* C’mon, folks — read your ATL. The move to 18 weeks of parental leave has been going on for months now. [National Law Journal via ABA Journal]

Winston Strawn LLP logo Above the Law blog.JPGThe Washington office of Winston & Strawn was the site of a “mystery protest” this afternoon. For more details and a photo, see here. Wonkette’s tipster writes: “What they did to deserve a protest is beyond me.”
Our guess? Fashion-forward feminists, really pissed off about this.
Mystery Protest On Rain-Slicked D.C. Corner! [Wonkette]

sasso_richard copy.jpgTechnically, this New Jersey judge is our Ex-Judge of the Day, since he retired in January for “health reasons.” He is accused of PUI (presiding under the influence), bullying people in his courtroom, and tearing up a go-go bar. Oh, is that unusual behavior for a judge?
From NJ.com:

The Advisory Committee on Judicial Conduct today released a complaint against a former municipal court judge from Somerset County, accusing him of multiple offenses, including presiding while intoxicated, causing a ruckus at a Bound Brook go-go bar and calling a police chief to retrieve him because he was too drunk to drive.

Richard Sasso, 52, retired from the bench earlier this year citing health reasons. He formerly served in Bridgewater, Bound Brook, Warren and Watchung.

You can check out the complaint filed against Sasso here (PDF). There are some great transcripts of Sasso abusing his judicial power. But our favorite line was uttered to a bartender at Torpedo’s Go Go Bar, a “gentleman’s club,” of course:

“Do you know who I am? I’m the Bound Brook judge.”

Not anymore.
Ex-Judge Charged With Drunkenness in Court, Disorderly Conduct in Public [New Jersey Law Journal on Law.com]
Ex-judge charged with misconduct [Courier News]
Somerset judge named in 7-count conduct complaint [The Star Ledger]

hamster.jpgOur readers are certainly aware of the compensation/personal life trade-off involved in taking a high-paying law firm job. Salaries go up, but so do the billable hours. Building a Better Legal Profession, a group we have discussed in these pages before, is working to change that.
The group gets a nice shout-out in yesterday’s Los Angeles Times:

Young associates at many firms rarely see the inside of a courtroom and get little feedback on their performance. On top of that is the crushing pressure to make partner — a status awarded to a small percentage of associates after years of toil that can mean stratospheric incomes but also a lifetime of weekends and evenings in the office.

So last year [Stanford law student Andrew] Bruck and about 25 other Stanford students founded Building a Better Legal Profession, which is aimed at forcing law firms to change the way they hire and promote young lawyers.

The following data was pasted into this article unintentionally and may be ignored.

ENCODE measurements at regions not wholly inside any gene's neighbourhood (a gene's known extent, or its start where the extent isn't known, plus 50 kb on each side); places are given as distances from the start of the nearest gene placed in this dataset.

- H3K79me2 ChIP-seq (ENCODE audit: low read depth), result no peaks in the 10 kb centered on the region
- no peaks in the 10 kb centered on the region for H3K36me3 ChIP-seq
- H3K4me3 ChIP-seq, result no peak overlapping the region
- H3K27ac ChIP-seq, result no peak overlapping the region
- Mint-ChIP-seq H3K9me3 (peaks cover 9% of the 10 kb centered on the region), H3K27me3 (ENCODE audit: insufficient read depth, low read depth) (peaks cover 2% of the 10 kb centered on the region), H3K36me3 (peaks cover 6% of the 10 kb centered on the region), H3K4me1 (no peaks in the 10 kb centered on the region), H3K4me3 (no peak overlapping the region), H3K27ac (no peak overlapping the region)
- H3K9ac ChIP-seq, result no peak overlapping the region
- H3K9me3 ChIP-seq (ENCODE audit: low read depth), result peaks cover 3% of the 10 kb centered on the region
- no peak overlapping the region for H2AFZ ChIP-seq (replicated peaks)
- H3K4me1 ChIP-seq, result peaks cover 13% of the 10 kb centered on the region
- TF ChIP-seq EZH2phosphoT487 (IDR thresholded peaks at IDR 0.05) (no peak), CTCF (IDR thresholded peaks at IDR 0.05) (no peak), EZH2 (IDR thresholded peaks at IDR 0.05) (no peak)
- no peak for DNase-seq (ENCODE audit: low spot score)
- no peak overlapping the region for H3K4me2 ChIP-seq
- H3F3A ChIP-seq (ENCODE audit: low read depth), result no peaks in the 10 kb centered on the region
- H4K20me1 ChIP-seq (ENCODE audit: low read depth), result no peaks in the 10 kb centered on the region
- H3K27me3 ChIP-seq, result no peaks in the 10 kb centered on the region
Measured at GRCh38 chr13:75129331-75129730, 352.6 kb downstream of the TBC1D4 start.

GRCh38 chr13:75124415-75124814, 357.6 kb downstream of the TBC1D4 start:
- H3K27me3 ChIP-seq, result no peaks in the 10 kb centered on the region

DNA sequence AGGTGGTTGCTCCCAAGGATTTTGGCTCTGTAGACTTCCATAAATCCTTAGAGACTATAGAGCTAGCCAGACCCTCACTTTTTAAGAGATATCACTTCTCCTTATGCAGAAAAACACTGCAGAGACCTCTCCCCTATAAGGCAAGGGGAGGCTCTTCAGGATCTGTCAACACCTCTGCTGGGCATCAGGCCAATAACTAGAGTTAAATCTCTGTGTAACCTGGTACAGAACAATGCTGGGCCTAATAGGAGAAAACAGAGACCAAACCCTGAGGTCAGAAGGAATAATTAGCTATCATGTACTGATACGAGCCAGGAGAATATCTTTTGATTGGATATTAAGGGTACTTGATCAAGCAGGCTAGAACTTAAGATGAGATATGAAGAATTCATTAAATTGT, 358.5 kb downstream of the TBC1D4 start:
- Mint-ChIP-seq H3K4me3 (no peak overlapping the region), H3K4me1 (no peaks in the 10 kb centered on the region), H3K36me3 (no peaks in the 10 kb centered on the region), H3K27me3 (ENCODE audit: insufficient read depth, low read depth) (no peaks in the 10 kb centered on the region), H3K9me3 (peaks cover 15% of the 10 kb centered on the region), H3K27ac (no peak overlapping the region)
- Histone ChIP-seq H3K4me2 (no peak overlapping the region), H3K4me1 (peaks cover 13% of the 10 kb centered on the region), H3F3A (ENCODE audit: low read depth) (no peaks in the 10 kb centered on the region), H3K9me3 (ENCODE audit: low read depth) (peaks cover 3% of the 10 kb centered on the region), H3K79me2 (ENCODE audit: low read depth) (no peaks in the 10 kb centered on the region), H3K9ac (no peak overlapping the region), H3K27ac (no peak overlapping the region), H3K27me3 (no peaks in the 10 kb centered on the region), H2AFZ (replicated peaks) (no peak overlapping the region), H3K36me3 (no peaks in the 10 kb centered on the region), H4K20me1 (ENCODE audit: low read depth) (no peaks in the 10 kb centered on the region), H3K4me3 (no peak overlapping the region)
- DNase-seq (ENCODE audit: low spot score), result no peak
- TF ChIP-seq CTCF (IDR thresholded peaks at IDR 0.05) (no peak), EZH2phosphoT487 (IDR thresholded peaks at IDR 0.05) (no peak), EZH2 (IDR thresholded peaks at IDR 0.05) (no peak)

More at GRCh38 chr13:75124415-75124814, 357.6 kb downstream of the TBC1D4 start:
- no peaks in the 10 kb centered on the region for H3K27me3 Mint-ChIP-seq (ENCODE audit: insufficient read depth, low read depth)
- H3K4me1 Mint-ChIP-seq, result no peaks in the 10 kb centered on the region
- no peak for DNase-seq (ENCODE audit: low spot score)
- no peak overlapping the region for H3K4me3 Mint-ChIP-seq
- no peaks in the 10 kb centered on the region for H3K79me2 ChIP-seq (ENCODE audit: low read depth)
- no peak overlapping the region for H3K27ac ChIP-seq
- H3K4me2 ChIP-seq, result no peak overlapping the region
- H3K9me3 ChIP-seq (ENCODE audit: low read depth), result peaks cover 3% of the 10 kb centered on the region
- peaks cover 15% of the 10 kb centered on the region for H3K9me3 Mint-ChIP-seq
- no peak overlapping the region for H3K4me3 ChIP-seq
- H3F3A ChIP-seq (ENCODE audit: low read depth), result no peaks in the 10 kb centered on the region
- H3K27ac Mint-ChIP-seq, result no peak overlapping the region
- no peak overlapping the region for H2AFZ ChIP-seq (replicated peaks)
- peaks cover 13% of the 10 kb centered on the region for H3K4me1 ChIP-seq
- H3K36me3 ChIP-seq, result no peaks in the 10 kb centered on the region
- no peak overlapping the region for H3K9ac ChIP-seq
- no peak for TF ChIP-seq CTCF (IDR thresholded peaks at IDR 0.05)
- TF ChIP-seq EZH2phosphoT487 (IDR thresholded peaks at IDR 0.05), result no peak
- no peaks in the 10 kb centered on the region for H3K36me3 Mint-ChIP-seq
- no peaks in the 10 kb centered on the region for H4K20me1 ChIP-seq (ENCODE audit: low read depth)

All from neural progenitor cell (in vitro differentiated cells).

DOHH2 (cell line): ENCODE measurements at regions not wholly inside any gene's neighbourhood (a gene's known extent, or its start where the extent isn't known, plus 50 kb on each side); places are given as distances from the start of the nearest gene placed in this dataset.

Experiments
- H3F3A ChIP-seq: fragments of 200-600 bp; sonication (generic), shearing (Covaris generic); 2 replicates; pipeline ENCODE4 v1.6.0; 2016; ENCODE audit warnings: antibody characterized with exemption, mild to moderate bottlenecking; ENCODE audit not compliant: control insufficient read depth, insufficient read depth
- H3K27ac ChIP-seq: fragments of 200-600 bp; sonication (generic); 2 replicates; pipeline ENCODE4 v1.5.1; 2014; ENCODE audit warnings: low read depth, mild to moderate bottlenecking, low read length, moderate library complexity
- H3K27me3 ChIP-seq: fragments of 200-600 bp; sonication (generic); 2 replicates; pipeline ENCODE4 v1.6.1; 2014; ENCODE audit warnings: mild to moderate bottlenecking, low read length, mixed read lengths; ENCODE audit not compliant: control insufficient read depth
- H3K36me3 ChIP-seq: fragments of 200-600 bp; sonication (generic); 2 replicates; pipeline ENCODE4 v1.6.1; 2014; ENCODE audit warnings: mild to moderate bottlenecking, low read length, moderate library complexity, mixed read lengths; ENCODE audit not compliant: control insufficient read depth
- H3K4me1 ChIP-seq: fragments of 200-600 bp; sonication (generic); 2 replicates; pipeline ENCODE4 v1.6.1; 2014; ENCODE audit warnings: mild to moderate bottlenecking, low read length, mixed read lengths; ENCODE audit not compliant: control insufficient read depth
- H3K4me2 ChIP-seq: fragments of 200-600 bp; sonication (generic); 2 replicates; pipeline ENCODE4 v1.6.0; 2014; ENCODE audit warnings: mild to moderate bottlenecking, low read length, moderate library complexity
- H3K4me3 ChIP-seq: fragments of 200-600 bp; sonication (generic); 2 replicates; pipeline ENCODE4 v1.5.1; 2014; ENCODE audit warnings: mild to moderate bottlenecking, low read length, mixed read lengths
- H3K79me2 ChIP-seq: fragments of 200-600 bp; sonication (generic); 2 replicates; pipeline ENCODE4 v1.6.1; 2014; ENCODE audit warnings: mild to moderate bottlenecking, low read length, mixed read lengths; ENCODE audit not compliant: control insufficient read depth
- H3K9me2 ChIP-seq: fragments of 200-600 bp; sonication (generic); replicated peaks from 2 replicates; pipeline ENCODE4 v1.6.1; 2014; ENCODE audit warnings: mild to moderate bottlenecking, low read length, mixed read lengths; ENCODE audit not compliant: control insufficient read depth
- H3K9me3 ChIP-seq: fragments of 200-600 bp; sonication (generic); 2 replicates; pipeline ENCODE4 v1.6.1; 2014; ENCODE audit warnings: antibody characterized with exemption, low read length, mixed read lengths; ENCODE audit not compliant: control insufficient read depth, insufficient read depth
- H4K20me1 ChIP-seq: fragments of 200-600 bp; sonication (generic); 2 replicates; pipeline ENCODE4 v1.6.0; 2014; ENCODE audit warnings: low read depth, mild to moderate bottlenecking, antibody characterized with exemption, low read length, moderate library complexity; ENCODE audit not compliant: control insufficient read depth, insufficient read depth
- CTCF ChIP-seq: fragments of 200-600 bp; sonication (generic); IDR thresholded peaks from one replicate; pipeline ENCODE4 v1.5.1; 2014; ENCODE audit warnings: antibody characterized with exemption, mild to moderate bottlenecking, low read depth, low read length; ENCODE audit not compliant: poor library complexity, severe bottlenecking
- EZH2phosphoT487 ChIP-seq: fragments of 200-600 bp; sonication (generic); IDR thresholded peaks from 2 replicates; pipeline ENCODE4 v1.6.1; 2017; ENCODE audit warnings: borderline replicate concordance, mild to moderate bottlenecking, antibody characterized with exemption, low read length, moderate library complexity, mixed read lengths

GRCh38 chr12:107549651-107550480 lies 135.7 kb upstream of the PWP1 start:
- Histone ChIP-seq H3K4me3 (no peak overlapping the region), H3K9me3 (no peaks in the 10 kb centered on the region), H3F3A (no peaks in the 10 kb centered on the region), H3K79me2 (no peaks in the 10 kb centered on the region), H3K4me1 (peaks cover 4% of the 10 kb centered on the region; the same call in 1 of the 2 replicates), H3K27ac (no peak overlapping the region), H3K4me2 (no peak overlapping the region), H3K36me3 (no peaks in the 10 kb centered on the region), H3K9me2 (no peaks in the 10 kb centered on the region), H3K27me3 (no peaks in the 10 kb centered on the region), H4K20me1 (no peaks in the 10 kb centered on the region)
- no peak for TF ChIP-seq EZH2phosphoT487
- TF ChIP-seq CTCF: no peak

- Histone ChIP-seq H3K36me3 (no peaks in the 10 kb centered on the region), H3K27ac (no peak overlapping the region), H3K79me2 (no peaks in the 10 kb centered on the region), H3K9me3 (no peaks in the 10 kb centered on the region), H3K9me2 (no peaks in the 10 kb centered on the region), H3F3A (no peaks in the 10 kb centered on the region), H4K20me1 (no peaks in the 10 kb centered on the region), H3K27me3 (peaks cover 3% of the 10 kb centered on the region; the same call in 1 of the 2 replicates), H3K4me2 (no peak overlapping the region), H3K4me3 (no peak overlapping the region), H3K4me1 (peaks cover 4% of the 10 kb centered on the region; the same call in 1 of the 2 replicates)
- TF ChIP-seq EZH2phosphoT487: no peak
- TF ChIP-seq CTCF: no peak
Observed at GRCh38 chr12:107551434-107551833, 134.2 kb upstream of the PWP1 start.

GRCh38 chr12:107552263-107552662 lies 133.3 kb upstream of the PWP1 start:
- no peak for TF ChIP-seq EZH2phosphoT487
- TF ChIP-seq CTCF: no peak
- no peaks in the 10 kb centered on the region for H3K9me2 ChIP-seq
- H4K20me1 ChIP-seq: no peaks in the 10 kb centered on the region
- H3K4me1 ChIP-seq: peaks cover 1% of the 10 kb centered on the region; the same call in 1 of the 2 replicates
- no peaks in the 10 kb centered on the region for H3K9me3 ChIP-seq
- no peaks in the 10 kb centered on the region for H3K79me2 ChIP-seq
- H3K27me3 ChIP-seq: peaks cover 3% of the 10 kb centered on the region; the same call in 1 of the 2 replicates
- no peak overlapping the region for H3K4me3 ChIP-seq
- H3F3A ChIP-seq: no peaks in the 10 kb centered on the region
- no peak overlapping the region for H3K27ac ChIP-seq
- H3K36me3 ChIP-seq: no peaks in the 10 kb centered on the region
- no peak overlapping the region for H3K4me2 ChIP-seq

Among the students’ concerns about the legal profession’s future are inefficient work habits, widespread unhappiness, and deteriorating mental health. While ATL may contribute to the first, we hope we’re helping you fight off the latter two.
More discussion, after the jump.

double red triangle arrows Continue reading “Mo’ Money, Mo’ Problems?”

sloan.jpgAt ATL, we have a special place in our heart for the intersection of law and media. Thus, we are moved to report on the publisher of Slate, Cliff Sloan, leaving the media world to become a partner at Skadden Arps. From The Washington Post:

Slate, the daily online magazine owned by The Washington Post Co., said publisher Cliff Sloan will leave to become a partner in a law firm. John Alderman, vice president of business development at Washingtonpost.Newsweek Interactive, or WPNI, will replace Sloan on April 1, the company said. Sloan will join Skadden, Arps, Slate, Meagher & Flom.

The double Harvard grad is a member of the Elect (Stevens / OT 1985). Someone needs to update his Wikipedia page with the new gig.
There’s no announcement on the Skadden site yet, so we don’t know what his focus area will be. Maybe he’ll work to improve the Skadden website. The bright red background hurts our eyes!
As for Slate, they’ve just launched Convictions, a new legal blog, with oodles of boldface legal names as contributors. We’d list some of the writers, but that would risk omitting others, and almost all of them are bigwigs of the bar or blogosphere. So just check the site out for yourself, by clicking here.
Slate Publisher to Leave for Law Firm [The Washington Post]
Slate Announces New Publisher [Business Wire]
Convictions [Slate]

AutoAdmit xoxohth Anthony Ciolli Above the Law blog.JPGBased on all the non-sequiturs appended to Non-Sequiturs, some of you clearly want to talk about the latest filings in the AutoAdmit case. So here’s an open thread for you to go wild (but not too wild).